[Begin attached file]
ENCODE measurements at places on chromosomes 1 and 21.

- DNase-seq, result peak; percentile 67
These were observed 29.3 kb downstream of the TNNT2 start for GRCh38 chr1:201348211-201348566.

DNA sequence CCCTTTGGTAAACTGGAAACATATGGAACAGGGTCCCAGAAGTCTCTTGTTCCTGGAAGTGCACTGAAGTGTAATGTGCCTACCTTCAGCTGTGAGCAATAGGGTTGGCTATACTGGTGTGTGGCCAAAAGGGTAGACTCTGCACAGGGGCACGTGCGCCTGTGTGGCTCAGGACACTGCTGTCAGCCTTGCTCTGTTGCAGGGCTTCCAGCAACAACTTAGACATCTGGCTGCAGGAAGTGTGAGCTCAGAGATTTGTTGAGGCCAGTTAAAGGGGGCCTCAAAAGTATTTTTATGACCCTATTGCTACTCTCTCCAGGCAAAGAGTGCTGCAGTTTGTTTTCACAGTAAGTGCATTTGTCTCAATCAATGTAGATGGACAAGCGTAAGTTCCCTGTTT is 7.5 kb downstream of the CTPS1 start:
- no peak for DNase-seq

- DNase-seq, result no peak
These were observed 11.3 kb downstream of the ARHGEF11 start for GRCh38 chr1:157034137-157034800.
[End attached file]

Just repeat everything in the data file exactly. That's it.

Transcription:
ENCODE measurements at places on chromosomes 1 and 21.

- DNase-seq, result peak; percentile 67
These were observed 29.3 kb downstream of the TNNT2 start for GRCh38 chr1:201348211-201348566.

DNA sequence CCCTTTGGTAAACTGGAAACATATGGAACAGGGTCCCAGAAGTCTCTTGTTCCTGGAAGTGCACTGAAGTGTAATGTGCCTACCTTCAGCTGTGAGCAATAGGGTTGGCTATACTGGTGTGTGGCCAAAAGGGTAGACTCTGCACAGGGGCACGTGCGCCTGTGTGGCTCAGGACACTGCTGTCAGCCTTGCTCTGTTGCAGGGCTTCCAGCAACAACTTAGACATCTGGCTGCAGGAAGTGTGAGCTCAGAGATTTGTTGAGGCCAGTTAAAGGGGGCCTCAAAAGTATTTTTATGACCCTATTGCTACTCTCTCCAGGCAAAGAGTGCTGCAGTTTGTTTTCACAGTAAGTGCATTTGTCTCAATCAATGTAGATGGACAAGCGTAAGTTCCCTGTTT is 7.5 kb downstream of the CTPS1 start:
- no peak for DNase-seq

- DNase-seq, result no peak
These were observed 11.3 kb downstream of the ARHGEF11 start for GRCh38 chr1:157034137-157034800.